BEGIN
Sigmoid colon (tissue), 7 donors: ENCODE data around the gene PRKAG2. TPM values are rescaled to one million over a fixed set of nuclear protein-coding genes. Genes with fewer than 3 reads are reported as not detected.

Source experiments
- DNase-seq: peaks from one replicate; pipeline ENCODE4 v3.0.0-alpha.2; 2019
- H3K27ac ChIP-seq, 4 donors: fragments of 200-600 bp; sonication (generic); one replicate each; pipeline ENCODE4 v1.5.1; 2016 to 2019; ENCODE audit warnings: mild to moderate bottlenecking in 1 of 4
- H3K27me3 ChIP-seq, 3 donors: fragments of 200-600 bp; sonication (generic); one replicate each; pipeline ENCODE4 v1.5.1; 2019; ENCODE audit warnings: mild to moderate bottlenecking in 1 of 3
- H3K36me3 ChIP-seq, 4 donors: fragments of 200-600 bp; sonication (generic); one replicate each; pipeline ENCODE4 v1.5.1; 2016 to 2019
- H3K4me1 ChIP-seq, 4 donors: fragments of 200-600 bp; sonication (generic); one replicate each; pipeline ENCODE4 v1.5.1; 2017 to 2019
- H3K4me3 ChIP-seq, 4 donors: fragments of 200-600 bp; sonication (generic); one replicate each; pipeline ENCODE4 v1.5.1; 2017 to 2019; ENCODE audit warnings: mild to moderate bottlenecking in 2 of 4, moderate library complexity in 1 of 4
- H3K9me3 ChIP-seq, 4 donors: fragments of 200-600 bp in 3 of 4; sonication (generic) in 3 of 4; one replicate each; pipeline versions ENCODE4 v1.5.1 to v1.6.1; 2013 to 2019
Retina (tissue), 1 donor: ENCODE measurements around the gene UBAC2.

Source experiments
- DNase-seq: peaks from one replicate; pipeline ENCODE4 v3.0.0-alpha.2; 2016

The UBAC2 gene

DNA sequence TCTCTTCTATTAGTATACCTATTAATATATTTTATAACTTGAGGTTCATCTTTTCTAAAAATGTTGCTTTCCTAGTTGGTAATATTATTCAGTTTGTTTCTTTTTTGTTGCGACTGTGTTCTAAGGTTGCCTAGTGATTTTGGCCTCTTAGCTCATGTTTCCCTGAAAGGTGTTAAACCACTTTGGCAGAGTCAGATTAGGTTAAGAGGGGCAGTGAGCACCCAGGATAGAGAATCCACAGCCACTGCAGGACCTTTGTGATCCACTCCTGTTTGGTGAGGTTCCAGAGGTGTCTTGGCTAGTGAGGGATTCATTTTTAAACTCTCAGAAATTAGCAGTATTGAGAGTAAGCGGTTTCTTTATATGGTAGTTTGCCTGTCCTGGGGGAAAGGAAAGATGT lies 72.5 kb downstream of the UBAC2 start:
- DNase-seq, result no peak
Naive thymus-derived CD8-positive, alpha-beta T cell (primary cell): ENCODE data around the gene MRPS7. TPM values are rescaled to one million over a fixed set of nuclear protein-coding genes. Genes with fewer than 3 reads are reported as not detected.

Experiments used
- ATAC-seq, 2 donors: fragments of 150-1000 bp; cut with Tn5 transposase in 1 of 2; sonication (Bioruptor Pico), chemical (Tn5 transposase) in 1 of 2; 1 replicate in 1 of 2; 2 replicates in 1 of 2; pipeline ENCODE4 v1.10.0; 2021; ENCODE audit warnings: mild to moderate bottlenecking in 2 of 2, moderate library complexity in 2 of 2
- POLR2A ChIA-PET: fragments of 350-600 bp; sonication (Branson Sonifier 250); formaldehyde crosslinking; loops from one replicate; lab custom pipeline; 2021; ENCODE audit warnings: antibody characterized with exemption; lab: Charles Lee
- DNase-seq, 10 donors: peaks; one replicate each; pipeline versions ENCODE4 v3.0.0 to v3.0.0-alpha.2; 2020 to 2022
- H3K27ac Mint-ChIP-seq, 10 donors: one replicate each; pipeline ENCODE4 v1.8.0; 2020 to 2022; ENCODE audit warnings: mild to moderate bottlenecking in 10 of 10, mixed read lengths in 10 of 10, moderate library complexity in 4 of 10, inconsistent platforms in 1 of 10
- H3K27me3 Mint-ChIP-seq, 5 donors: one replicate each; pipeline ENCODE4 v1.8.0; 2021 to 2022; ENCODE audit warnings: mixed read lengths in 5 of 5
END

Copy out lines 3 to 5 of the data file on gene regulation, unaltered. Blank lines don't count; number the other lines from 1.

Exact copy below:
- DNase-seq: peaks from one replicate; pipeline ENCODE4 v3.0.0-alpha.2; 2019
- H3K27ac ChIP-seq, 4 donors: fragments of 200-600 bp; sonication (generic); one replicate each; pipeline ENCODE4 v1.5.1; 2016 to 2019; ENCODE audit warnings: mild to moderate bottlenecking in 1 of 4
- H3K27me3 ChIP-seq, 3 donors: fragments of 200-600 bp; sonication (generic); one replicate each; pipeline ENCODE4 v1.5.1; 2019; ENCODE audit warnings: mild to moderate bottlenecking in 1 of 3